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My Size Is Not Up For Discussion

Sticks and stones may break my bones, but words could definitely kill me. As a communications major, this is the saying that I go by. Words hurt, worse than any kind of physical pain I have ever felt.

“Wow, I bet you can really throw her around.” –An actual statement that was said to my ex-boyfriend by one of his friends. I was sitting right there. What did I say? Nothing. I said nothing. I was so shocked that he could even say something like that upon first meeting me and I felt so awkward, uncomfortable and self-conscious that I couldn’t even formulate a comeback. This is something I have had to deal with countless times since. I decided to compile a few of the many comments I’ve gotten over the years into a list so I can expose this phenomenon.

  1. “I love how small you are” –So that’s what you love, huh?
  2. “Well it’s good for you; anything will look big to her.” –Really? Let me tell you something, just because a girl is small doesn’t mean she doesn’t know what big is…if ya know what I mean.
  3. “You would be really pretty if you had tits” –Because tits and your approval are totally what I live for. This was said to me by a female.
  4. “Wow you are really small, are you gluten free or anything?” I responded with “No I’m not,” and this is what happened next:
  5. “Oh yeah my roommate is really tiny too, but she’s gluten free so it at least makes sense.” –Once again, this was said to me by a female. I would never, never ever think of saying something like that to someone. If I called someone out on being overweight, everyone in the room would freak out. This happened at a get together where many people heard, yet no one said anything. I was mortified.

So from men, I get the message that my body is the only thing valuable about myself. From other women, I get the message that my body is weird or ugly. Mixed messages much? How can anyone have a positive body image when they keep hearing all of these different, conflicting comments?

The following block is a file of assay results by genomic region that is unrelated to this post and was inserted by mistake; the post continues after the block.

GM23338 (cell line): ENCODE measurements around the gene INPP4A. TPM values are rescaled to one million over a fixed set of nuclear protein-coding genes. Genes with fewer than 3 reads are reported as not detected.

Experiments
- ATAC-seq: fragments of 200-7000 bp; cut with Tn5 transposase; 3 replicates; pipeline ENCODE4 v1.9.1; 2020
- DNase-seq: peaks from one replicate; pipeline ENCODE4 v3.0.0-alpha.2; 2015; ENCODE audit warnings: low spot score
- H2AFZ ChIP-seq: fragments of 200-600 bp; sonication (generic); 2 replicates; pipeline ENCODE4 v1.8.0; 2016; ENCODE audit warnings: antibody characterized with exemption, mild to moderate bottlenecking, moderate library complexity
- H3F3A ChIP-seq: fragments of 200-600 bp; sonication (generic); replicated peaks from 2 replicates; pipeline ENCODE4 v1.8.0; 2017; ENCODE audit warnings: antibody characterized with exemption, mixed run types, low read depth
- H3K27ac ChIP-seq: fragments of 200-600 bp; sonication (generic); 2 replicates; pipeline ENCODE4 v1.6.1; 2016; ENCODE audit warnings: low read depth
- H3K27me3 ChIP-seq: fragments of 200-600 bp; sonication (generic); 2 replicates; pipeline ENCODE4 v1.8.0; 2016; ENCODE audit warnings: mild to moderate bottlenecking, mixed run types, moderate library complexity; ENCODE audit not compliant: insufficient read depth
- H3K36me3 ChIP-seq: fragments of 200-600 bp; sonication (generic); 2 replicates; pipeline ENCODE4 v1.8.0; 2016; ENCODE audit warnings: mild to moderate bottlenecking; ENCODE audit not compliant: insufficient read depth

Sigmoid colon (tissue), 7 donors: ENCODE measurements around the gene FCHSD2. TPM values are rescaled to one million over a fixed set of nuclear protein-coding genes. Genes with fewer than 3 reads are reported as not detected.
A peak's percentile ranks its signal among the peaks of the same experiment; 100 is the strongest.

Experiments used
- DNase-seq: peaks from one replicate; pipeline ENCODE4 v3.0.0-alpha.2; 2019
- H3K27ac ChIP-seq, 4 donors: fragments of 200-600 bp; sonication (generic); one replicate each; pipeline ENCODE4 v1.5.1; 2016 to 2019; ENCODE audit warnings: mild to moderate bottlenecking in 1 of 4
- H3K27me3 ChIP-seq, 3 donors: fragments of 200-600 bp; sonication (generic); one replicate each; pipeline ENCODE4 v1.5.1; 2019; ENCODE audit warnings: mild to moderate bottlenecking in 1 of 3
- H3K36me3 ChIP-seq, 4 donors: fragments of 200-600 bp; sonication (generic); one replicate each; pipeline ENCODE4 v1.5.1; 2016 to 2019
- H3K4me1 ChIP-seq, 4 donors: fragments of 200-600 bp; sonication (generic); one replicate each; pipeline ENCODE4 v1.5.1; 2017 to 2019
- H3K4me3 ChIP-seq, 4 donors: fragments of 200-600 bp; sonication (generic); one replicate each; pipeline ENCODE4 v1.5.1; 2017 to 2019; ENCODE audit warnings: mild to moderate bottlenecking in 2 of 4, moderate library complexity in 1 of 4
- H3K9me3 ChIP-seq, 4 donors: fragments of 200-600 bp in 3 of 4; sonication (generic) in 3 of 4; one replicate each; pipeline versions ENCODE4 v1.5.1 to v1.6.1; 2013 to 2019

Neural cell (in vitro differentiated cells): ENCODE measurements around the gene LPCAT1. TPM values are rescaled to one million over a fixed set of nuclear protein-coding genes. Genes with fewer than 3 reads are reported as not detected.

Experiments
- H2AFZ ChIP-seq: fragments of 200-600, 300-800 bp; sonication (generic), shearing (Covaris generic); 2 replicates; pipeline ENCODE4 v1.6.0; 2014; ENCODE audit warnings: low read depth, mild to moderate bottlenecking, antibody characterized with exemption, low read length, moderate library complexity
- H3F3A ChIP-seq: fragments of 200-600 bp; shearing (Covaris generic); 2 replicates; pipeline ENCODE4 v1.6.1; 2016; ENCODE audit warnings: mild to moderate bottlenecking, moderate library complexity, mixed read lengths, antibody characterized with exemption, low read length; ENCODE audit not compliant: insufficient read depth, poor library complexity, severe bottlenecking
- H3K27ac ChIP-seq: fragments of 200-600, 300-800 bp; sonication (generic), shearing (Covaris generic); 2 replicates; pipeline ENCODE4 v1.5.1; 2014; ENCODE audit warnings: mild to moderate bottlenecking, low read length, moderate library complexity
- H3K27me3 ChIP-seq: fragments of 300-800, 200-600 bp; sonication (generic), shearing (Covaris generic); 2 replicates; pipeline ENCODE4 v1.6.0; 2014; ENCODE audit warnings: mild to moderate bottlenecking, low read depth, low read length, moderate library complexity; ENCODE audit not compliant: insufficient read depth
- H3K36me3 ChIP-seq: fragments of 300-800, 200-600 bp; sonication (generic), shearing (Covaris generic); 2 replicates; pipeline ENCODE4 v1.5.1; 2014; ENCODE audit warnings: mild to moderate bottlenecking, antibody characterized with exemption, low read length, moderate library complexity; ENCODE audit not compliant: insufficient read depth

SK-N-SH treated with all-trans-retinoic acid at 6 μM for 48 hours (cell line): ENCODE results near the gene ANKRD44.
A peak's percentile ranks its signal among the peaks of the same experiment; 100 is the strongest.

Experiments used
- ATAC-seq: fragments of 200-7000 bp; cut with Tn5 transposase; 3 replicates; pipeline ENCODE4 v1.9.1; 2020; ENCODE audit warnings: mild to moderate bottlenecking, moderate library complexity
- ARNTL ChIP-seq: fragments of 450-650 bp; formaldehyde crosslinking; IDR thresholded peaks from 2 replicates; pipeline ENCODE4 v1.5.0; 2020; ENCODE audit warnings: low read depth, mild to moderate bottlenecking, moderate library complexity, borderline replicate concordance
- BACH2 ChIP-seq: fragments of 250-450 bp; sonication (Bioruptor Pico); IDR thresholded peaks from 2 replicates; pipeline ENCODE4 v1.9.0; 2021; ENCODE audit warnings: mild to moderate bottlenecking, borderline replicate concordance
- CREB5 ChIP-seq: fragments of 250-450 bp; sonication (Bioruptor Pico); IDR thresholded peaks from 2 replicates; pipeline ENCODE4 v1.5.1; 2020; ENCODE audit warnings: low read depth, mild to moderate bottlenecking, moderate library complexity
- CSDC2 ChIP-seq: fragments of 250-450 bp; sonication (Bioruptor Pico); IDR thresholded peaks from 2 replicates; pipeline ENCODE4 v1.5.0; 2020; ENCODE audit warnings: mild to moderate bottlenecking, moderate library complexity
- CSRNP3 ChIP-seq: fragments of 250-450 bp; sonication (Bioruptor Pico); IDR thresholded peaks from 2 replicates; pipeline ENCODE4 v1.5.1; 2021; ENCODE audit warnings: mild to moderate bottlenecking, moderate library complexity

I find that I really needed to put this out there because I’ve read a lot of blog posts about fat shaming, yet no one talks about the fact that body shaming has nothing to do with fat vs. thin. Commenting on someone else’s body is offensive and hurtful no matter what. My theory is that everyone has endured harsh (sometimes brutal) critiques about their body, so we should all understand how awful it is. It doesn’t matter what size you are, we need to end body-shaming all together and stop focusing on “fat” or “thin” shaming and which is the “real issue.”

It took me a long time to accept and love my body and realize that I am more than my appearance. I am a sister, a daughter, intelligent, ambitious, a writer, a singer, a hairstylist, a great friend and many many more things. Everyone is beautiful in their own way, this is what makes humans such a unique species. Love yourself and your body no matter what kind of scrutiny you have received. You are beautiful, you are unique and you are you. Nobody can take that from you, even if they try to with their hurtful words.

11 Responses to “My Size Is Not Up For Discussion”

  1. cervixsays

    Reblogged this on cervixsays and commented:
    I’ve been naturally thin my whole life and have heard all sorts of these same hateful, hurtful sentiments from people around me. From one thin gal to another, thank you!

  2. runesandrhinestones

    I do agree with this – I love that in your post you didn’t do the awful “but what about thin-shaming” and focussed more on the fact that any sort of body shaming is awful. I don’t understand how anyone feels that it is their place to comment on the appearance of others!

    • ChelleBelle

      Yes that was my goal so I’m glad it came across like that! I feel like most blogs surrounding this issue (fat or thin shaming) are taking sides against each other when it’s really the same issue –body shaming as a whole. I’m a big believer in saying “if you can’t say something nice, don’t say anything at all!” Thanks for the comment 🙂